Thursday, October 17, 2013

Murder in the Spa



I've just found the location for the opening scene of my third thriller. No, I'm not kidding.

Who opens a thriller with a scene at a spa? This girl, I suppose. And I suppose that shouldn't be a surprise, given that my last novel, through no conscious choice of my own, ended up opening on a nude beach. It's funny how settings (and characters, for that matter) just barge right in and novel-bomb one's latest piece of writing without even so much as an introductory handshake.

This time, it's the spa. Specifically, it's the Spa: The one around which the town of Spa, Belgium sprang up (pun fully intended.) The one from which all other spas take their universal nomenclature.
The word "spa" is thought to descend, as so many things do, from ancient Rome. These healing waters in the mountains of Belgium, once visited by the likes of Pliny the Elder, birthed the Latin phrase Sanus Per Aquam, meaning "health through water." How lovely. Follow the acronym and you get the word "SPA."

Other famous visitors to these therapeutic springs included Peter the Great, Charles II, and everyone's favorite head-hunter, Henry VIII. The natural elixir bursting forth from the underground here is rich in calcium, sodium, magnesium, iron, and bicarbonate (a.k.a. baking soda.) So its healing properties are not a myth: we realize today that each of these minerals is essential.

Indeed, from their discovery in Roman times, to the development of the city of Spa in the 15th century, to today, these waters are where people go to detox and rejuvenate. They are recommended for anemia, cardiovascular diseases, respiratory disorders, rheumatism, gynecological disorders, mental fatigue and stress. And they always have been.

Perhaps Henry VIII should have spent more time here.
So what does all of this have to do with a thriller? Well, I'm sure you can imagine all sorts of possibilities. Drowning in the mineral baths (duh). Strangulation during an overzealous deep tissue massage. Being thrown from the top of the mountain or a drop of arsenic in your mineral water. But you'd be dead wrong.

You see, the protagonist of this WIP is a healer. Having recently discovered The Vesuvius Isotope, Katrina Stone has now built a pharmaceutical empire around the therapeutic properties of natural elements. And so, in pursuit of science and medicine, she must visit the spa of Spa.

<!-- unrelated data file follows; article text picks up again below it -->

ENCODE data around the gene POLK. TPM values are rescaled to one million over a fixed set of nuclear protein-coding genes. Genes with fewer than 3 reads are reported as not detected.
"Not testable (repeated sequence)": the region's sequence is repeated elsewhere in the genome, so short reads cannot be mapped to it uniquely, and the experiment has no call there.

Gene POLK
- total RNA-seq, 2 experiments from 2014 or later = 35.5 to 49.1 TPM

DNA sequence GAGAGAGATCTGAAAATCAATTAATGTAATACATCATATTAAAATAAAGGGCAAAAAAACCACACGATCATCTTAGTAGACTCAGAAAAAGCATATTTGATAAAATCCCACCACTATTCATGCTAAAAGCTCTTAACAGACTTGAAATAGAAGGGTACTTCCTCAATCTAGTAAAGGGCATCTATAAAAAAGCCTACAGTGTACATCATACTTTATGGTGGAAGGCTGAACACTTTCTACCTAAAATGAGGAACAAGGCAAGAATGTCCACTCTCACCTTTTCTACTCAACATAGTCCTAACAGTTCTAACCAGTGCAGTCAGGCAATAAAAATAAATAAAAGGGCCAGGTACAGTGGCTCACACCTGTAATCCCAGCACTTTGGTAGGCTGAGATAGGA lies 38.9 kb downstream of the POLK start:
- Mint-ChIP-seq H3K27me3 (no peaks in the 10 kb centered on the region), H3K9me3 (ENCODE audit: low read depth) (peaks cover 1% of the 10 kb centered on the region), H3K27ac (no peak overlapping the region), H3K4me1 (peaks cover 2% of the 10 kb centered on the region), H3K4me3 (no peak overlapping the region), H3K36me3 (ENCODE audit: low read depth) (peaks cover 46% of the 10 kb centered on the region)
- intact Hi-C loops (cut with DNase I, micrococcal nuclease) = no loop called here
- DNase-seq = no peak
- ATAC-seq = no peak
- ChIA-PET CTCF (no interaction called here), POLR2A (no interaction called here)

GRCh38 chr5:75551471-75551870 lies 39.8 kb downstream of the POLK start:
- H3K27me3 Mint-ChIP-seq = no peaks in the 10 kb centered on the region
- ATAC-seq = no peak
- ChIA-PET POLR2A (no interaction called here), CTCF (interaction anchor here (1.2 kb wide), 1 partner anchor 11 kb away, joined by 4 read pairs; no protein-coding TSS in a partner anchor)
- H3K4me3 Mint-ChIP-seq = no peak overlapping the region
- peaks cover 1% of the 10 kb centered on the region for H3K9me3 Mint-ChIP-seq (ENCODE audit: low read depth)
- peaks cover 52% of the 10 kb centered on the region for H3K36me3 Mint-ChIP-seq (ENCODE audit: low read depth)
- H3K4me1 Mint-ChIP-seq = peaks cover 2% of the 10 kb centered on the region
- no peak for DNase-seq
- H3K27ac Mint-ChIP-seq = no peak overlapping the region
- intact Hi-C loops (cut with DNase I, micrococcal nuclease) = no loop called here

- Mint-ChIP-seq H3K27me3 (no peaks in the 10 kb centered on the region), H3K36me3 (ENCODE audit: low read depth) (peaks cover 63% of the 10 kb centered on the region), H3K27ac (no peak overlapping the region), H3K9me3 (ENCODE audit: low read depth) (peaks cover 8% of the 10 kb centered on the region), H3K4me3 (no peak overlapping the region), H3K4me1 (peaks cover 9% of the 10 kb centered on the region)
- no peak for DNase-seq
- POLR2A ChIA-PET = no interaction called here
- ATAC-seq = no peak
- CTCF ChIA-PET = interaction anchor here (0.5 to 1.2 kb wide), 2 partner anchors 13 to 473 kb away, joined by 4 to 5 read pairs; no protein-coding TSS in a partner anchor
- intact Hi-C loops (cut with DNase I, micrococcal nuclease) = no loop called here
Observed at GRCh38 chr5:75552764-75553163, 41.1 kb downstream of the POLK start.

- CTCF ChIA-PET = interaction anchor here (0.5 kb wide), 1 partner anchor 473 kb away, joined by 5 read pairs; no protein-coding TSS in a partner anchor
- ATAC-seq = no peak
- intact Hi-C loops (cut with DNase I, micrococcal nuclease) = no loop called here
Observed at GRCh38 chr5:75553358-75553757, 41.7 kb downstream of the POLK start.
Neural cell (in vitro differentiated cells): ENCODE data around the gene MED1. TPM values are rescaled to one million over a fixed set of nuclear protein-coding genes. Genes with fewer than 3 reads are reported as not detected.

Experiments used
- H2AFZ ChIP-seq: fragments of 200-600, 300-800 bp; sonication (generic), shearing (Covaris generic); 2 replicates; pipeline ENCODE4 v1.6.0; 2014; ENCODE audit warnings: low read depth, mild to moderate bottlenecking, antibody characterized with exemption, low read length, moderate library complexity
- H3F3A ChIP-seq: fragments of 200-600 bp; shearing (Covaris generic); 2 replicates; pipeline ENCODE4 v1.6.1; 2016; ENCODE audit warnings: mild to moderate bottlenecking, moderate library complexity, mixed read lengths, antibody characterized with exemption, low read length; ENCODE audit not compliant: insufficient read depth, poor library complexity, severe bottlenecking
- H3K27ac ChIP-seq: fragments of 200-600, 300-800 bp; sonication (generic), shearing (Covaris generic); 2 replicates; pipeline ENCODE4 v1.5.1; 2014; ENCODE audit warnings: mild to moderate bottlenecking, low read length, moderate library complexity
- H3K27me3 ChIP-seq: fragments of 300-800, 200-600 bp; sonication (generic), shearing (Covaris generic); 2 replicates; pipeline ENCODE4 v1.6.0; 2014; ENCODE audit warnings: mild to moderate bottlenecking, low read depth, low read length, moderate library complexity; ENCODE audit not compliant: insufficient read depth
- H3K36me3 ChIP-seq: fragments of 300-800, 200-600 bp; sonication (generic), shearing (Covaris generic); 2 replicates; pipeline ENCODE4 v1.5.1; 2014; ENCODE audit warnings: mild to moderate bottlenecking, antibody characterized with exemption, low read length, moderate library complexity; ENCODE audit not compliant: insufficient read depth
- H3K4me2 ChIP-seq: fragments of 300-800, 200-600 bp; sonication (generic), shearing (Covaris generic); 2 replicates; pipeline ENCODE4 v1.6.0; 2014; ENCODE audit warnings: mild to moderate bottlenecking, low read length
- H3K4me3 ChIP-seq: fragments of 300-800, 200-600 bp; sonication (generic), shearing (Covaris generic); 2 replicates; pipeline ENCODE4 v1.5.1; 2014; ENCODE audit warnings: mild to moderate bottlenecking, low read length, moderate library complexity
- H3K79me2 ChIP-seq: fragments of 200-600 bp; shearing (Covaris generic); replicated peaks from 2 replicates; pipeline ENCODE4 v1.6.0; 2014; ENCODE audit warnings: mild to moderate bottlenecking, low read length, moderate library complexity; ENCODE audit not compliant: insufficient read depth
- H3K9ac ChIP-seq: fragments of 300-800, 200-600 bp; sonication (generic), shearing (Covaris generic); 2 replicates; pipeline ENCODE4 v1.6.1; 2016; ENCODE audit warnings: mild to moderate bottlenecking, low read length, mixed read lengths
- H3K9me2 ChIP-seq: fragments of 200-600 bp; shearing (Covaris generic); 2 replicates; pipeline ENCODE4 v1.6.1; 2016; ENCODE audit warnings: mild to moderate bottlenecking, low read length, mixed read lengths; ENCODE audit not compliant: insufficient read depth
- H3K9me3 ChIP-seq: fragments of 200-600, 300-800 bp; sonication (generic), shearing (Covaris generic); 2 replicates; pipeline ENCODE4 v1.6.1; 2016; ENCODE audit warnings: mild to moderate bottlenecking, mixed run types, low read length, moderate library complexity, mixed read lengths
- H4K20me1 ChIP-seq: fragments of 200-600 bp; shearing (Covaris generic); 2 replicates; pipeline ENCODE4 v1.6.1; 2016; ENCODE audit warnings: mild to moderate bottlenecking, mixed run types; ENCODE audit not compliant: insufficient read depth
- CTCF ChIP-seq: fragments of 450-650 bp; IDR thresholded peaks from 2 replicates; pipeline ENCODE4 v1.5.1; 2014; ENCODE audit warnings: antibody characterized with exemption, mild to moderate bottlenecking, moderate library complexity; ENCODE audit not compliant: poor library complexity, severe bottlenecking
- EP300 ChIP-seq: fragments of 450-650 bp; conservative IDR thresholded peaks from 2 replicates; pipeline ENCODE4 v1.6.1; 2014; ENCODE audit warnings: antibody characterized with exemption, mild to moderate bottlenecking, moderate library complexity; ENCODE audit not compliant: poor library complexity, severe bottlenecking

Ah, the hardships of field research.

This blog post explores a non-fictional theme or locale that is incorporated in the third Katrina Stone novel, in progress by Kristen Elise. Buy The Vesuvius Isotope, the first Katrina Stone novel, in print or ebook.

From the ancient ruins beneath Mount Vesuvius, a two-thousand-year-old document has emerged. It is the only text ever attributed to the ambitious, inquisitive, and cryptic last pharaoh of Egypt...

When her Nobel laureate husband is murdered, biologist Katrina Stone can no longer ignore the secrecy that has increasingly pervaded his recent behavior. Her search for answers leads to a two-thousand-year-old medical mystery and the life of one of history’s most enigmatic women. Following the trail forged by her late husband, Katrina must separate truth from legend as she chases medicine from ancient Italy and Egypt to a clandestine modern-day war. Her quest will reveal a legacy of greed and murder and resurrect an ancient plague into the twenty-first century.




Kristen Elise, Ph.D. is a drug discovery biologist and the author of The Vesuvius Isotope and The Death Row Complex. She lives in San Diego, California, with her husband, stepson, and three canine children. 

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